Much was made last week of the Labour leader David Shearer's supposed nod to the tough-on-welfare crowd that apparently make up middle New Zealand.

Delivering his much-anticipated positioning speech, Shearer seemed to be channelling John Key (in his inarticulate and awkward early days), even pinching the PM's platitudinous "brighter future" in the press conference that followed. In Shearer's "new New Zealand" - a clean, green, clever place that's good for lambs - the needy will "deserve a share of the pie", and "everyone who can help to make that pie needs to be involved".

No dog-whistling to resentful taxpayers, then. But some pundits are already nodding approvingly at the probable demise of Labour's pre-2011 election pledge to extend Working for Families to beneficiaries.

I hope they're wrong.


In his speech, Shearer made mention of the 83,000 young people who aren't in employment, education or training.

The wastage of so much human potential should be keeping our political leaders awake at night, but Key didn't mention them at all in his targets speech last week, and Shearer's solution seems to lie somewhere in the distant future, when new New Zealand will have only great schools and great teachers.

As for the plight of the 220,000-plus children in benefit-dependent households who could be helped now with the in-work tax credit payment that Labour, just before the election, said they should have, they seem to have become invisible.

Why do we find it so easy to write off the children of beneficiaries?

The previous Labour government, like those in power now, took its cues from the US welfare reforms of the 1990s, which as Barbara Ehrenreich argued in Salon recently, were motivated by the idea that poverty was the consequence of a "culture of poverty" rather than lack of money.

In their analysis of Working for Families published in last month's Policy Quarterly, Susan St John and Claire Dale note that while the previous government's vow to eliminate child poverty was the political context for the development of Working for Families, that goal became submerged in the design of the in-work tax credit.

"Families with dependent children are a priority," a 2004 Cabinet policy committee paper noted, "because ... many low income families with children are no better off in low-paid work once work-related costs, benefit abatement and tax are taken into account."

The in-work tax credit was intended to "incentivise" beneficiaries, primarily sole parents, to move off the DPB and into work by "making work pay", as well as reduce child poverty.

But, as St John and Dale write, "To use one instrument, the in-work tax credit, to achieve two goals was going to compromise at least one of the objectives ..."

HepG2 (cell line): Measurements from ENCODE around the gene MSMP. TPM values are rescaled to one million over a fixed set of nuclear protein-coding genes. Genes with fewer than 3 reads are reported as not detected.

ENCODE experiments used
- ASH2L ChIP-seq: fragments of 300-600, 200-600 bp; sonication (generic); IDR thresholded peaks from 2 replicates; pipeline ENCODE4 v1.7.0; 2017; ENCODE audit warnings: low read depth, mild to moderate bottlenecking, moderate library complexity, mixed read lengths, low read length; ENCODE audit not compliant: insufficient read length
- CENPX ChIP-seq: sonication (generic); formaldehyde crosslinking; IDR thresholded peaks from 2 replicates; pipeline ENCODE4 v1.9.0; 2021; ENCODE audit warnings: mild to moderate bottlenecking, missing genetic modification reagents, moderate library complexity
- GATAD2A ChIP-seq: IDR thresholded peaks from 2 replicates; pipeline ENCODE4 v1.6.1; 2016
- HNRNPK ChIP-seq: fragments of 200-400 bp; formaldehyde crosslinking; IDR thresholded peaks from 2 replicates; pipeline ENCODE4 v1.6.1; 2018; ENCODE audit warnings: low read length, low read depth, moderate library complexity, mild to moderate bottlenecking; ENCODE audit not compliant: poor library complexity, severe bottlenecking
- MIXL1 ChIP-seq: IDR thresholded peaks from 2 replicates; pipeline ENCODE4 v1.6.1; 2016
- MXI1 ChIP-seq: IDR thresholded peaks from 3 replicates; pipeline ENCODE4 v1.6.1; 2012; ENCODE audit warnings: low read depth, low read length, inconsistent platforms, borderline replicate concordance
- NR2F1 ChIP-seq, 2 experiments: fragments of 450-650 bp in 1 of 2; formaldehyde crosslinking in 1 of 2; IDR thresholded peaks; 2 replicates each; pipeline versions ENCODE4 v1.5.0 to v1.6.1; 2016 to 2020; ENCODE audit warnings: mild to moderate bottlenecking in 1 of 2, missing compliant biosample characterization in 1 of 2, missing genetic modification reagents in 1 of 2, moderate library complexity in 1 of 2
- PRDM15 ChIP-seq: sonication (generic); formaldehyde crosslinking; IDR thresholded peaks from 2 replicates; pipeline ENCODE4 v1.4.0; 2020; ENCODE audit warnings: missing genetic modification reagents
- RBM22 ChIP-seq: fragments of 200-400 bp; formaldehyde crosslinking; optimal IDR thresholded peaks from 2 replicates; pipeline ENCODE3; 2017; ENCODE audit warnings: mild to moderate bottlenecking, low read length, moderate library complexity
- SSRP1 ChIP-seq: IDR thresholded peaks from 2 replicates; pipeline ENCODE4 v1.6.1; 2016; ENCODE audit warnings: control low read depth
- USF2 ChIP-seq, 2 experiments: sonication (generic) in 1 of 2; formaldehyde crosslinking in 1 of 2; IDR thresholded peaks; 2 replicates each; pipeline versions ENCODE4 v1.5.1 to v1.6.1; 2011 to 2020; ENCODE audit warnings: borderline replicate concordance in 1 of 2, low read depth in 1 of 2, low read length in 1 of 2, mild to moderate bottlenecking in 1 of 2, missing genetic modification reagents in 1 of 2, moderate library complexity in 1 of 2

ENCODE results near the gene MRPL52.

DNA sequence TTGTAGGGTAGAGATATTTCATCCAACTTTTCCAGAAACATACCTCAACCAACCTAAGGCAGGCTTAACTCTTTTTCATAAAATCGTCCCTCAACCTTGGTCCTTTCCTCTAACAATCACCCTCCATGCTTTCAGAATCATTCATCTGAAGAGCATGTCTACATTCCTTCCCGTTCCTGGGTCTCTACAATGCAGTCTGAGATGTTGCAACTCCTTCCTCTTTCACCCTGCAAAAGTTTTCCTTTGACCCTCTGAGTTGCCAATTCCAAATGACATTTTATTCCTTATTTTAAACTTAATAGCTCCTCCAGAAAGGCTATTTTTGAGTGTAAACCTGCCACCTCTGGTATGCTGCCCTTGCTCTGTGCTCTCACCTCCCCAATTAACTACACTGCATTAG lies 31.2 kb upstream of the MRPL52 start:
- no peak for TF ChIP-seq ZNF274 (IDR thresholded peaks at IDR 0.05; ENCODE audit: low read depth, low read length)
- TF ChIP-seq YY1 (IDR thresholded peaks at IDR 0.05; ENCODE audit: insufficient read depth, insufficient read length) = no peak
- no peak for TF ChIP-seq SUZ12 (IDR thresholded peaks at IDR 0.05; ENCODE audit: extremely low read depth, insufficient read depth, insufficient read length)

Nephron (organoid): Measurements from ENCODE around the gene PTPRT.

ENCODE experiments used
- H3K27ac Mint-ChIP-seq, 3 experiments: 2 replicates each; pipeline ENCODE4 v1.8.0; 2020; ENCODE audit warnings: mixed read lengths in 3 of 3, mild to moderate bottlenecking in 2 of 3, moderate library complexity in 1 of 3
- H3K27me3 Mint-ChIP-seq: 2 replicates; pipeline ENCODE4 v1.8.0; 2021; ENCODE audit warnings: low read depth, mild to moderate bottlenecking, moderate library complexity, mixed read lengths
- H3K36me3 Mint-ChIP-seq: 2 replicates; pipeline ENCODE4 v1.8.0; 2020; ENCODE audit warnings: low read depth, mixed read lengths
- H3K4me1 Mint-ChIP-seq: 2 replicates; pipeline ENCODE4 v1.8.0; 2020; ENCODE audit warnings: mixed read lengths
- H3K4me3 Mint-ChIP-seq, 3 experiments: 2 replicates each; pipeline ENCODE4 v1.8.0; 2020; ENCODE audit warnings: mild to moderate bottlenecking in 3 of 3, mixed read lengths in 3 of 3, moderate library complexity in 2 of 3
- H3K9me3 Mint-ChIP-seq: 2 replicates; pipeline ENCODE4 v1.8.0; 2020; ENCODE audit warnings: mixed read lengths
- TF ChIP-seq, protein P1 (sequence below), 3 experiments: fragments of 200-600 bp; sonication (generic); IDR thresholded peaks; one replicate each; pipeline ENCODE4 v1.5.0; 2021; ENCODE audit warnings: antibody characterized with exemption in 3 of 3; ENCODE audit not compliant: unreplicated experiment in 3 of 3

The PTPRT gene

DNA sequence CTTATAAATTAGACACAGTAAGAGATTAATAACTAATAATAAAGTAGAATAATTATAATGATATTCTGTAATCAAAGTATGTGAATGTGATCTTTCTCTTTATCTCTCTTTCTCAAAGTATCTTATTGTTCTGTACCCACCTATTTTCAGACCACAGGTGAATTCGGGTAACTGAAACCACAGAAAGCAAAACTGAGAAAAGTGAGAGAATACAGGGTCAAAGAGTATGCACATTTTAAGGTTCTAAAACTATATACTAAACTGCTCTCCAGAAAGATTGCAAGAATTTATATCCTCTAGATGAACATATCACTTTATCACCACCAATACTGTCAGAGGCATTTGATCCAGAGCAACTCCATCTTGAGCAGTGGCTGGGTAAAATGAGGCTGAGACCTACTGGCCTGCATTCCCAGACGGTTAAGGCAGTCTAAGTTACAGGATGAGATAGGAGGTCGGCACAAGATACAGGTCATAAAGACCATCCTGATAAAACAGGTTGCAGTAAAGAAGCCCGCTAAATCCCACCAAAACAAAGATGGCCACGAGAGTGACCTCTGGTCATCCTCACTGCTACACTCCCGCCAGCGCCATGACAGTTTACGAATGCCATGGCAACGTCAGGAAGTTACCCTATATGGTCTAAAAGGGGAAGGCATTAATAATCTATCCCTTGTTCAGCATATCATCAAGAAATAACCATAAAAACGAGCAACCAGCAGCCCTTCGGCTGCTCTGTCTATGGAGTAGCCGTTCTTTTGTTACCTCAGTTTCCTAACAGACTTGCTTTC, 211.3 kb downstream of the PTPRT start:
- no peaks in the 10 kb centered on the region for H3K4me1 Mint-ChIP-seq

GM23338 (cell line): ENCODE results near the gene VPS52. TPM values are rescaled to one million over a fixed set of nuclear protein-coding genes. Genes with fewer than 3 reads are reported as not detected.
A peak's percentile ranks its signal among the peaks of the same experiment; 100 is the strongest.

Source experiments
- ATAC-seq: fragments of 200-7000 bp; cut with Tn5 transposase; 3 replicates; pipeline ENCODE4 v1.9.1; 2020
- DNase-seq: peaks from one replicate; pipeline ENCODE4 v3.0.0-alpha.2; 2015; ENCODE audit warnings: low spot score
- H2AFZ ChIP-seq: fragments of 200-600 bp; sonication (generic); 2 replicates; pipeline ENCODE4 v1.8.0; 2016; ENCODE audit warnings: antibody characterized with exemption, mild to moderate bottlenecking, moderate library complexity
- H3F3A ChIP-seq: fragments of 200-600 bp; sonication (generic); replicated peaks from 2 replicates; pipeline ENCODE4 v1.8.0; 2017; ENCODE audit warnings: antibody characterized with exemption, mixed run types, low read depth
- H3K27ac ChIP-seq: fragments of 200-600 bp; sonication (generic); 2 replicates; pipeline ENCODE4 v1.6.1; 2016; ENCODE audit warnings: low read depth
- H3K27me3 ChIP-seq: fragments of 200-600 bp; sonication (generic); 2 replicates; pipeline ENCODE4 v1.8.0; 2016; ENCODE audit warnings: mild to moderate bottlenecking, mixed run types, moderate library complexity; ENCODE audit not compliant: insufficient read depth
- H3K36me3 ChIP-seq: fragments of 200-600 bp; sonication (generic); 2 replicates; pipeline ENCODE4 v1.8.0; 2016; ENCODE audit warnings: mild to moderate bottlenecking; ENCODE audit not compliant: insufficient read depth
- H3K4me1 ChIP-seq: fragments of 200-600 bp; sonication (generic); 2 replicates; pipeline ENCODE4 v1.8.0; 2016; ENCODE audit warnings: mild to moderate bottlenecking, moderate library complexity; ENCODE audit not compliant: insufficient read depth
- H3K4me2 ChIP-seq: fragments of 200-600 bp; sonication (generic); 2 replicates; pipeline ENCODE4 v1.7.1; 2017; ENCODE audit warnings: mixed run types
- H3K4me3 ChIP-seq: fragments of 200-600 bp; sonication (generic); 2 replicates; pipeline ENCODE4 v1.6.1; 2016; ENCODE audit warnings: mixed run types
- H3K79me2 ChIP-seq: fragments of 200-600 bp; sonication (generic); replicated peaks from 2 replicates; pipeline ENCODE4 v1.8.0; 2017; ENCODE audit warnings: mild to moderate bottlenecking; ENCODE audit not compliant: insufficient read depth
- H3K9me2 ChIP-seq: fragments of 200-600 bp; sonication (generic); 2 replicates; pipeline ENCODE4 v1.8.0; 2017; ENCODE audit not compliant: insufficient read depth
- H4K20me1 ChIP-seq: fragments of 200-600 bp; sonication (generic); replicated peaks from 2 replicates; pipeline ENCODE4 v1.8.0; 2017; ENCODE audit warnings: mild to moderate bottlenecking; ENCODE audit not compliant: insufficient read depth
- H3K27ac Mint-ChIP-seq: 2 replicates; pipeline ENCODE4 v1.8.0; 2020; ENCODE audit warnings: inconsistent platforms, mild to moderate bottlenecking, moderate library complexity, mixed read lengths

The losers were the children of beneficiaries (including those on student allowances) who missed out on the $60 minimum weekly payment if their parents didn't work enough hours.

(Twenty hours a week minimum for sole parents and 30 hours for a couple. Work one hour less, and it was just too bad for your children, even if, given the increasing casualisation of the workforce, and recessionary times, that was all you could get.) This despite the fact that it was known at the outset that the work incentives were only ever going to be an incentive for a small proportion of sole parents. Yes, numbers on the DPB did fall, but St John and Dale contend that there were other factors at play - not least "an exceptionally buoyant" jobs market, and other policy shifts, including increased childcare subsidies, enhanced case management of beneficiaries designed to help them into work, and a 33 per cent increase in the minimum wage from $9 to $12 between 2004 and 2008.

Given that most of the gains have since been eroded by the recession, it's clear that "policies designed to incentivise work effort may appear to work well when labour is scarce, but appear ineffectual when jobs are scarce".

We're paying a lot of money for a policy that doesn't seem to be meeting its objectives.

To "make work pay" for a sole mother working 20 hours on the minimum wage, the government has to pay her another $199 a week, plus $60 for the in-work tax credit. All up, an annual net $13,500 on top of her wage, before any extra childcare subsidies.

How is that sole mother any less a "beneficiary" of the welfare state?

St John was among those who criticised the policy for leaving out our poorest children when it was introduced in 2004 (and passed into law without a select committee). The government said it couldn't afford to include beneficiaries' children, but in the run-up to the 2005 election, $500 million a year was found. Instead of widening Working for Families to the poorest children, however, the policy was extended to "relatively high-income families, where a payment to 'make work pay' was clearly not needed".

"If the in-work tax credit is judged against the criteria of efficiency, equity and administrative simplicity, and for cost-effectiveness in addressing the identified problem, the available empirical evidence suggests that it has been a failure," says St John. "It only marginally increased employment for sole parents, and that increase has not been sustained. It has not, therefore, provided a path out of poverty, and it has met the poverty objective for only a subset of poor children."

We need a new approach. Perhaps David Shearer could find room in his new New Zealand for some real welfare reform.